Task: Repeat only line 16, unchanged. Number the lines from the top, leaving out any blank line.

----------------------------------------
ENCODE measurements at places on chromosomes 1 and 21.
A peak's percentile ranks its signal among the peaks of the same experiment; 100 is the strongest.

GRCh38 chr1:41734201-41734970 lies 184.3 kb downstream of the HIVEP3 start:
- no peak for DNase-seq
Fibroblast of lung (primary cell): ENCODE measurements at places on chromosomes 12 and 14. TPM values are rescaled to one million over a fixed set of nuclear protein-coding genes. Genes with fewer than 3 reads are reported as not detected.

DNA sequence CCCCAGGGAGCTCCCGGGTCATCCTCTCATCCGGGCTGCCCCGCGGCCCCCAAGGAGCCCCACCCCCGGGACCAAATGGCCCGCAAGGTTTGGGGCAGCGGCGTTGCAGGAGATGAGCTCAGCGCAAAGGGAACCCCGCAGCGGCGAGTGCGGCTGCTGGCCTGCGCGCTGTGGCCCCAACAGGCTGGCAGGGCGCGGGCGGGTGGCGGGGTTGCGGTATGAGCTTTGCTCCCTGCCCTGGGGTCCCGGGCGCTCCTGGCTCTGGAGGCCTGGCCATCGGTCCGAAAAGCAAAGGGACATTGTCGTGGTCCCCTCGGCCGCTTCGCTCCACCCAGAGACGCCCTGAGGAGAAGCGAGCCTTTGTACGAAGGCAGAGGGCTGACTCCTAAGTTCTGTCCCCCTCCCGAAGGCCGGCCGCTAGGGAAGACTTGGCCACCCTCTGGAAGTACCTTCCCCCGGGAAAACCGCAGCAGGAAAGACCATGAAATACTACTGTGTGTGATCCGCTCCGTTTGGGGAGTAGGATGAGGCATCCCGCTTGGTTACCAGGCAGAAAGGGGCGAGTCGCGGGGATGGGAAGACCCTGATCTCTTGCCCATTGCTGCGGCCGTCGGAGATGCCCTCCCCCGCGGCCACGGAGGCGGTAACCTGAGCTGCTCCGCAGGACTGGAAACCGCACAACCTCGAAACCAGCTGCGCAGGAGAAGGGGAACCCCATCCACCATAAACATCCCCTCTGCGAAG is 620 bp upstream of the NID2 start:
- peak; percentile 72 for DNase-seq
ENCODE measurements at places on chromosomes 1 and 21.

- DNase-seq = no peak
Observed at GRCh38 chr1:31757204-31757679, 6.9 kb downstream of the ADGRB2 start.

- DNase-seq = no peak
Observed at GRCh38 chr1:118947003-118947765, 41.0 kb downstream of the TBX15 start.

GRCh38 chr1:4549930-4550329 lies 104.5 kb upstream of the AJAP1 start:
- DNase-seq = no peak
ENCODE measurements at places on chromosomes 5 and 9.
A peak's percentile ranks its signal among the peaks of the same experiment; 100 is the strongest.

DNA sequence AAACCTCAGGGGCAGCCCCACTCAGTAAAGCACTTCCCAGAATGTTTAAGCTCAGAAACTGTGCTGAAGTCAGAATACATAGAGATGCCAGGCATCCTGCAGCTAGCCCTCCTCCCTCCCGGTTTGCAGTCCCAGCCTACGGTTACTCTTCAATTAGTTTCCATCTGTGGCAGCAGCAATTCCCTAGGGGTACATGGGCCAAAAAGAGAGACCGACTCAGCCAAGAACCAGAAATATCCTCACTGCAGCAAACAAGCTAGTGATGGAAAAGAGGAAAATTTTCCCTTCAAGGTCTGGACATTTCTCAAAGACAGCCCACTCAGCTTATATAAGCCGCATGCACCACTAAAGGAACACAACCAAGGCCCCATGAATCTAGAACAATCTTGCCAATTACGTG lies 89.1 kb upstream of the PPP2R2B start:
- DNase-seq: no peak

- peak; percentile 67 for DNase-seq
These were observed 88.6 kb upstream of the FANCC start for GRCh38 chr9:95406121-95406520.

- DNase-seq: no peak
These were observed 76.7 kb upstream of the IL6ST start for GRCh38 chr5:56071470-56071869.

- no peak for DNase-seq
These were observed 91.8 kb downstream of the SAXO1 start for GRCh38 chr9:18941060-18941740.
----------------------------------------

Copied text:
A peak's percentile ranks its signal among the peaks of the same experiment; 100 is the strongest.